The study outlines a number of strategies, including increasing reindeer herd sizes and closer monitoring of land use change, that can support both the herders’ ancient culture and the sustainable development of their homeland: the taiga.
Also known as the boreal forests, the taiga is the world’s largest biome, forming an almost continuous cover of coniferous forests in subarctic North America and Eurasia.
The UNEP report Changing Taiga: Challenges for Mongolia’s Reindeer Herders, is based on field investigations and numerous interviews with members of Mongolia’s rural Dukha community – of which only 200 or so members remain.
The report is the result of a direct request to UNEP from Mongolia’s Ministry of Nature, Environment and Tourism to assess the situation of the country’s reindeer herders and explore ways to guarantee their future livelihoods, as well as the sustainable management of the taiga ecosystem.
Of particular concern to the herders, finds the UNEP study, is the growth in unregulated, small-scale artisanal mining, which results in deforestation, forest fires, chemical contamination and poisoning of water sources. Reindeer herders have already abandoned some pastures in the western sections of their range because of damage caused by mining for gold, as well as green and white jade.
“The taiga – the Dukha homeland - is a hotspot for biodiversity and is rich in natural resources, but it is also one of the regions of Mongolia which could suffer the greatest impacts of climate change over the coming decades,” said Achim Steiner, UN Under-Secretary General and UNEP Executive Director.
In short, the challenges facing the herders spotlighted in this report are a microcosm of those facing communities large and small across the world – namely how to transition to a sustainable future that generates jobs and livelihoods without pushing past the limits of sustainability”, added Mr. Steiner.
According to the study, the transformation of Mongolia to a market economy in the 1990s resulted in eight million livestock being added to Mongolia’s pastures, significantly affecting traditional herding practices and the dynamics with the environment.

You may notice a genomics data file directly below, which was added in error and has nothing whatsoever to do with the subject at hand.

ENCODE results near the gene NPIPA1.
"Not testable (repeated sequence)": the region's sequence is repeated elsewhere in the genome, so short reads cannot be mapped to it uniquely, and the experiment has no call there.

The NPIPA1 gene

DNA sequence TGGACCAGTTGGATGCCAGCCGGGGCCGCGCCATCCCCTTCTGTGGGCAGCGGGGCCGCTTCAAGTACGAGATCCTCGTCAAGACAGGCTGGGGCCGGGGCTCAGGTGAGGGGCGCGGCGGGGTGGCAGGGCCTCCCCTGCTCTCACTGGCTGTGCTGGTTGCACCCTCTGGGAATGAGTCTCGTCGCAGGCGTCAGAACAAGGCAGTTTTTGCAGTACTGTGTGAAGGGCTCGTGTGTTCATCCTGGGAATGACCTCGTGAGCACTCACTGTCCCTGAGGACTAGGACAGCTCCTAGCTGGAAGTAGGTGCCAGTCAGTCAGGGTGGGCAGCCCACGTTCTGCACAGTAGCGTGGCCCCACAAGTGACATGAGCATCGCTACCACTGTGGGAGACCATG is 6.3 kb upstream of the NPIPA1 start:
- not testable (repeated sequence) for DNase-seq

Erratic weather patterns are also taking their toll. Seven out of the ten most disastrous droughts and extreme winter events (known locally as ‘dzuds’) recorded since 1940 have occurred since 2000, resulting in widespread livestock deaths.
There are also concerns that current measures to conserve biodiversity within the region, such as the creation of national parks or protected areas, will limit access to pastures and adversely affect herder communities.
Current hunting laws are having a major impact on the food security of the Dukha, as hunting and trapping wild animals have been a traditional way of life for the community.
“As a culture tightly-coupled with the taiga environment, Dukha reindeer husbandry has played a significant role in shaping the environment and conserving the unique biodiversity surrounding them. It is important that any protected area regulations or community partnerships take full account of the Dukha’s needs and rights to access to their traditional pasture grounds and migration routes,” said Kathrine I. Johnsen, Chief Editor of the report.
Tourism offers both an opportunity and a threat to the Dukha. It provides much needed income and an alternative way to participate in the market economy. But herders have also altered reindeer migration routes to accommodate tourists,, forcing the animals to feed on pastures of poorer quality and thus limiting the ability of herders to increase their herd size.
The main recommendations from the report include:
Recording reindeer herders’ traditional knowledge of land use and natural resources, as well as traditional food culture, to promote the conservation of biodiversity in the region
Closer monitoring of variations in reindeer numbers, changes in migration routes, land use changes, industrial development, local climate variability and variables affecting the reindeer herding community and taiga ecosystem.
Formation of community partnerships to support biodiversity and traditional livelihoods of the Dukha reindeer herders;
Evaluate current hunting regulations to identify how the laws affect reindeer herders’ access to food and income.
Establish a programme to increase herd size and prevent and treat reindeer diseases, using both Western science and traditional knowledge
Conduct an impact assessment of climate, environmental, social and economic changes in the region, including tourism. Scenarios for future land use change and developing local adaptation strategies should be included.
Organize community round-table discussions and field visits to promote mutual understanding and dialogue between herders, tourism operators, local government, and other stakeholders on land use and resources in reindeer herding areas.
Provide assistance to develop local herders’ institutions, such as the reindeer herders’ information and knowledge centre in Tsagaannuur.
The report contains striking photographic portraits of the Dukha reindeer herders and their environment, as well as case studies of individual members of the community focusing on tourism, health and hunting issues.
The report, which is part of the UNEP Nomadic Herders initiative, was officially launched during a special ‘Ice Cinema’ event held in Kautokeino, the heart of reindeer husbandry in northern Norway, as part of the World Indigenous Television Broadcasting Conference.
The report can be downloaded at http://www.grida.no/publications/pot/changing-taiga/